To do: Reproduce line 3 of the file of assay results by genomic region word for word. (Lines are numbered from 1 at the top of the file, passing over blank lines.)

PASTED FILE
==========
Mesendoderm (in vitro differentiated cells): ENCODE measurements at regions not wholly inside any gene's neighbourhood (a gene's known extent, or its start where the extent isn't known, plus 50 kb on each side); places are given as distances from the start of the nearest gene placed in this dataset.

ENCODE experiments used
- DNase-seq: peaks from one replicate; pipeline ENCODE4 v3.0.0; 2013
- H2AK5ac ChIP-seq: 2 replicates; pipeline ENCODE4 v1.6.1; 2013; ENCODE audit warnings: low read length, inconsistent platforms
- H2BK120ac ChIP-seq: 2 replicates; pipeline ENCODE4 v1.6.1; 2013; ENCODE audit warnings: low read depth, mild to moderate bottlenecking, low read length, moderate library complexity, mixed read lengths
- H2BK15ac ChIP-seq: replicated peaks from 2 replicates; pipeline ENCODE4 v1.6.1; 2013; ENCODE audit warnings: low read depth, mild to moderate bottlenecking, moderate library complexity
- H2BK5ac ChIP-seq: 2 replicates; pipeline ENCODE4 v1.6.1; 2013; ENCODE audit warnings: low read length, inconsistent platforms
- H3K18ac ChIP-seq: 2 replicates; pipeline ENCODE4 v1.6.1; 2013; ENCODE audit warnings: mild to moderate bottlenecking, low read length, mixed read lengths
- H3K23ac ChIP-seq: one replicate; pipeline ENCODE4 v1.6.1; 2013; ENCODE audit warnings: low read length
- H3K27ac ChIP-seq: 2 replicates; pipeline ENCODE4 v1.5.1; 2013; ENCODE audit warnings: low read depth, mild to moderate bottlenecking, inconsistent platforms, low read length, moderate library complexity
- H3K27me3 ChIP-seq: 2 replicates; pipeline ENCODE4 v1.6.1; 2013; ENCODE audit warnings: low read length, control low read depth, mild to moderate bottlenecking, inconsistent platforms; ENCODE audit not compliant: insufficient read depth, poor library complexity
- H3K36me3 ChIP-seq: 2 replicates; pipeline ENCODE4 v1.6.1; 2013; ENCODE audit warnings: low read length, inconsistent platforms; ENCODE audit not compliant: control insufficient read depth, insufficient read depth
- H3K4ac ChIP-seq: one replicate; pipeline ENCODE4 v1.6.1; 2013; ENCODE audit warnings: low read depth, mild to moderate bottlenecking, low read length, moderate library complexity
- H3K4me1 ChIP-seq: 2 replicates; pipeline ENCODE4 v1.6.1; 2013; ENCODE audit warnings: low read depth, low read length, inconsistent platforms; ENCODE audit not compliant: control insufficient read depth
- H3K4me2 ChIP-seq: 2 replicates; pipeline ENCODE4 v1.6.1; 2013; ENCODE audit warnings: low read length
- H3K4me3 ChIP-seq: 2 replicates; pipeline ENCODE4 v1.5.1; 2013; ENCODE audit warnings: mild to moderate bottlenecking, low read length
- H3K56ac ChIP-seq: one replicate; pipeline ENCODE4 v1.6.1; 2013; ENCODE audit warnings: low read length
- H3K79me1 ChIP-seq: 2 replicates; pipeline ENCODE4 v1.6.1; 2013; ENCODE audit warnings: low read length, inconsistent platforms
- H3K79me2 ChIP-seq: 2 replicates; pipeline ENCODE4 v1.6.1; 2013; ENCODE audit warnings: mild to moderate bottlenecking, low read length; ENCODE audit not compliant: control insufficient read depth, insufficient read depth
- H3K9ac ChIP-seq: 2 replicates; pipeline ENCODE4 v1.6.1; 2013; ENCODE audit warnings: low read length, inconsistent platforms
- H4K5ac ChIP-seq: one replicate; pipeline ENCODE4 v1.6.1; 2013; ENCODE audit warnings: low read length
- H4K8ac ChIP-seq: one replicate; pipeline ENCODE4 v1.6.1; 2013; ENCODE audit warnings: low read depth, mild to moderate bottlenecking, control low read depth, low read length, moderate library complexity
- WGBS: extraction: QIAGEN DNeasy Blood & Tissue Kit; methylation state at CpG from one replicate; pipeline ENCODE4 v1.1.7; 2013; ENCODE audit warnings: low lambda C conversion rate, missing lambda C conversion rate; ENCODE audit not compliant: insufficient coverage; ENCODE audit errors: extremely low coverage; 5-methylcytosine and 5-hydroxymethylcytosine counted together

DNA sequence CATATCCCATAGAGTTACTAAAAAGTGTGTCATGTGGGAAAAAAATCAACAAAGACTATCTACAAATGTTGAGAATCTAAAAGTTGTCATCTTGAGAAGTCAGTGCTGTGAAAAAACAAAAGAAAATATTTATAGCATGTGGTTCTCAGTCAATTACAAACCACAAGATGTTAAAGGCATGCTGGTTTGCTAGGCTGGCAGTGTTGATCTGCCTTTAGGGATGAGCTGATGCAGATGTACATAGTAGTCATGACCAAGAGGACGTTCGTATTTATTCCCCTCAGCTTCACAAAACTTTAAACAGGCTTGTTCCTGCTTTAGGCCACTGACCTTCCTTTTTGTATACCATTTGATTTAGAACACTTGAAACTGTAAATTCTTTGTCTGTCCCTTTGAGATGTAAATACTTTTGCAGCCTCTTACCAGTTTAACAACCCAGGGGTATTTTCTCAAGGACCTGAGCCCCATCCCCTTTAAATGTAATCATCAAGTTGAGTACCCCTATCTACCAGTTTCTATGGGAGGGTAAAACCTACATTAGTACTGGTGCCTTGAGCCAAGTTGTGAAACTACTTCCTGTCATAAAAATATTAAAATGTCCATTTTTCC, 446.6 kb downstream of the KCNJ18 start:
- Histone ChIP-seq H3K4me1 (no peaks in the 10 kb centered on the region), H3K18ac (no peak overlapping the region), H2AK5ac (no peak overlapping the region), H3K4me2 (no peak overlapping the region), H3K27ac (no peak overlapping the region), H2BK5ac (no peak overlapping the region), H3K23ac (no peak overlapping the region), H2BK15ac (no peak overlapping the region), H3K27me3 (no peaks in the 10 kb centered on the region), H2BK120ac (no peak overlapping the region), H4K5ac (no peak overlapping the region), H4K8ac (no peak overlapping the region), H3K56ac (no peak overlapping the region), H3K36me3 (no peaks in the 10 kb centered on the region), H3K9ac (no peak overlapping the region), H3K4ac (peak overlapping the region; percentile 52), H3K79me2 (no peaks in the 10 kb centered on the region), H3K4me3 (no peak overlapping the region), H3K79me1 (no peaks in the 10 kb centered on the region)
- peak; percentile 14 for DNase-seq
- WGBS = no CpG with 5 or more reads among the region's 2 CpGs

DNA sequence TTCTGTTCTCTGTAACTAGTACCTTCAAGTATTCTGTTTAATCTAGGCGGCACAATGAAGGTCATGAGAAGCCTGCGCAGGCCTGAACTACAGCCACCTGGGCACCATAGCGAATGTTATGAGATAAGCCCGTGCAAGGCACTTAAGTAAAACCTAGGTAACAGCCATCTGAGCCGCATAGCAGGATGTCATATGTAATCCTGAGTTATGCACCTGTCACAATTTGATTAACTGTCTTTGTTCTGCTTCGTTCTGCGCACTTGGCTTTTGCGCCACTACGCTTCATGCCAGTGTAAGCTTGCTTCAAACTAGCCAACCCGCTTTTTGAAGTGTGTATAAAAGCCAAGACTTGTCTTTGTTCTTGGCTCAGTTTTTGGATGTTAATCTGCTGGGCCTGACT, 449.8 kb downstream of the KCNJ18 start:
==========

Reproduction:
- DNase-seq: peaks from one replicate; pipeline ENCODE4 v3.0.0; 2013